The Evolution of UV Photopolymerization
Global Industrial Manufacturing Markets and Outlook for the Future
By David Harbourne, Fusion UV Systems, Inc.
This paper outlines the UV photopolymerization process, and the economic, environmental and other benefits that the technology brings to a multiplicity of industrial manufacturing industries. It also explores the challenges that must be overcome by all revolutionary manufacturing technologies and processes, and concludes with an overview of some exciting new technologies that could benefit from the inclusion of this UV photopolymerization process.
The UV-curing process is frequently described as “the making of a plastic in situ on a wide variety of substrates.” It is the crosslinking of a formulated mixture of oligomers, monomers, photoinitiators (that react to UV light) and other components (pigments, diluents, etc.) when exposed to UV energy (formulated products including printing inks, adhesives, coatings and varnishes). However, this too would be an over simplification of a process which is highly dependent on a variety of factors, none of which is insignificant and all of which have the potential to influence the outcome of the photopolymerization process. (See Figure 1)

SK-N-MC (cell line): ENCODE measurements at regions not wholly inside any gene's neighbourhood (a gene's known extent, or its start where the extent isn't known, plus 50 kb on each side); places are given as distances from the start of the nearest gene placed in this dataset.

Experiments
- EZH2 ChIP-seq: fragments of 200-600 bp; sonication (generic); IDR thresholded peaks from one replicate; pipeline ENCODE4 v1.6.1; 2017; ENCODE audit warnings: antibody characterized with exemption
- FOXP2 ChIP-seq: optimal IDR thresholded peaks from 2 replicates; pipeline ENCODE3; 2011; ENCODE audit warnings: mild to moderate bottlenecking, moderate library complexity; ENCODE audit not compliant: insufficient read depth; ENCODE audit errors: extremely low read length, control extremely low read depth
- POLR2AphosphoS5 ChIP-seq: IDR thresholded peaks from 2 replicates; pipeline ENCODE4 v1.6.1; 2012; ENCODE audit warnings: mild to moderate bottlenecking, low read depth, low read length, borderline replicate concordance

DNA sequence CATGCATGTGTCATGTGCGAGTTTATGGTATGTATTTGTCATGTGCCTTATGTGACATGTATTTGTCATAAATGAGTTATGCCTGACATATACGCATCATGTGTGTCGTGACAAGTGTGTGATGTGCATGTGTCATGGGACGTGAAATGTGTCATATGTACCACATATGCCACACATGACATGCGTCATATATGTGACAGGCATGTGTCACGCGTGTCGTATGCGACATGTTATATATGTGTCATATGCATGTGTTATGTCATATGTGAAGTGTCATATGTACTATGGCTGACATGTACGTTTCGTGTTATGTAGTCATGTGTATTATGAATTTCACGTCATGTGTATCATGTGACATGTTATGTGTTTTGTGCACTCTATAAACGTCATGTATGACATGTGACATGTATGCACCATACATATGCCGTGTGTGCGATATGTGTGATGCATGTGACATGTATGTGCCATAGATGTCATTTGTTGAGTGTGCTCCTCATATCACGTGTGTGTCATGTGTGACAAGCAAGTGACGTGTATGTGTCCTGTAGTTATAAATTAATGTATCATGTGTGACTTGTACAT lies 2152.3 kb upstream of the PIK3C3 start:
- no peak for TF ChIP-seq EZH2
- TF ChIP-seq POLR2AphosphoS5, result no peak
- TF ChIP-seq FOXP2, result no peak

Figure 1: Photopolymerization Process
Yet a successful process is eminently straightforward and robust when properly implemented in a manufacturing operation.
The first recorded use of the photopolymerization process dates back 4,000 years ago when the ancient Egyptians used a type of coating that cured when exposed to sunlight for embalming mummies and also as a sealant for their wooden-hulled ships.
Today, the process has evolved to where products manufactured using the technologies are ubiquitous in the global living and industrial environment. It is “Invisible but Everywhere.™” (Mobile phones, display screens, DVDs, telecommunications, domestic appliances, food and beverage containers, automotive, flooring, electronics and many more.)